Documentation and evidence storage
Documentation and evidence is captured for requests, claims and activities.
This control is underpinned by:
- The National Archives of Australia’s Information Management Standards
- The Protective Security Policy Framework.
Some examples of this type of countermeasure include:
- All claim forms are stored on the system.
- All evidence for a claim is scanned and uploaded to the system.
- Decisions must be documented on the system before the activity can be processed.
- All procurement decisions and documentation is kept on file.
Purpose of this countermeasure
A lack of documentation and evidence can make it difficult to detect, analyse, investigate and disrupt fraudulent activity.
The Commonwealth Director of Public Prosecutions may also reject a Brief of Evidence if you have not captured sufficient evidence to prove an offence.
Under the Criminal Code Act 1995, the prosecution bears a legal burden of proving every element of an offence relevant to the guilt of the person charged. Furthermore, the offence must be proven beyond reasonable doubt.
This type of countermeasure is supported by:
- Managerial, independent or expert oversight
- Procedural instructions or guidance
- A specific form, process or system must be used
- Evidence must be provided to confirm identity
- Identity is authenticated for each interaction
- Mandatory information is required to complete the request or claim
- Data protected from manipulation or misuse
- Audit logging
How do I know if my countermeasures are effective?
You can apply the following methods to measure the effectiveness of these types of countermeasures:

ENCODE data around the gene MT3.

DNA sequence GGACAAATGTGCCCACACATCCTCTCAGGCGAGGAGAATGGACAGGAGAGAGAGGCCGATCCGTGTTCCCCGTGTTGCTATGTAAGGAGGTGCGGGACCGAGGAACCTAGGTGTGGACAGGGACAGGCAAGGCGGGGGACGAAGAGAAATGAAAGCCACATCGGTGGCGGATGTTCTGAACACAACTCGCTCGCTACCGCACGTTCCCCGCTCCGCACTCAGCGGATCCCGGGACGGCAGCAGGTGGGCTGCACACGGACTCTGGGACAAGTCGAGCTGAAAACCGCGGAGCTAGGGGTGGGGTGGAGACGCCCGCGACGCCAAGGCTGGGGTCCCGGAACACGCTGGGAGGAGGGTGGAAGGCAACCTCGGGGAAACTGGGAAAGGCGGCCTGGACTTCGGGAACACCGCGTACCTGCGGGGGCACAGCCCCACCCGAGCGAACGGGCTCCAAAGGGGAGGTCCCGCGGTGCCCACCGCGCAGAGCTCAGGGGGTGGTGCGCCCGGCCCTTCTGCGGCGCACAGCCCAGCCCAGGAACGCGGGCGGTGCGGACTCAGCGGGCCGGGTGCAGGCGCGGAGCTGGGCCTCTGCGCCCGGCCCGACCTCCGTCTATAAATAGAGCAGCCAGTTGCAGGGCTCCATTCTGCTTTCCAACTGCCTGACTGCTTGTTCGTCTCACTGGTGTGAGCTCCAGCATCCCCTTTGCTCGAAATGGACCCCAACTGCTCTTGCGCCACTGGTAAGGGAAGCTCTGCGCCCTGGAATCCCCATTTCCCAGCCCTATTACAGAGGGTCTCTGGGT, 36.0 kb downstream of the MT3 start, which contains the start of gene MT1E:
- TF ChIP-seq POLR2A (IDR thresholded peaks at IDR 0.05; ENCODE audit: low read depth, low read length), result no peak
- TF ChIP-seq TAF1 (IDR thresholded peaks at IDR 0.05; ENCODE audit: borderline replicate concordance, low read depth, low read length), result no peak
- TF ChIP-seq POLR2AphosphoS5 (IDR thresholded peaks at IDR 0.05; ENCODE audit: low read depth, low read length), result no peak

- Confirm documentation and evidence is captured and stored in compliance with the National Archives of Australia’s Information Management Standards. In particular:
- Principle 4: Business information is suitably stored and preserved
- Principle 7: Business information is saved in systems where it can be appropriately managed
- Principle 8: Business information is available for use and reuse.
- Consult with investigators about evidentiary requirements.
- Confirm that sufficient documentation and evidence is captured to support an investigation.
- Check the method of storage. Is it automatic and reliable?
- If processes are manual, are staff instructions clearly documented and followed?
- Confirm that documentation or evidence is stored securely. Test this if required.
- Confirm that documentation or evidence is available to investigators.
- Review who has access to documentation and evidence.
- Check if documentation or evidence can be altered. If so, is an original retained?
- Confirm that audit logging applies to all access/updates to documentation and evidence.
- Confirm that documentation or evidence is retained as per the relevant Records Authority.
- Confirm that you can access evidence held by another party, e.g. using coercive powers.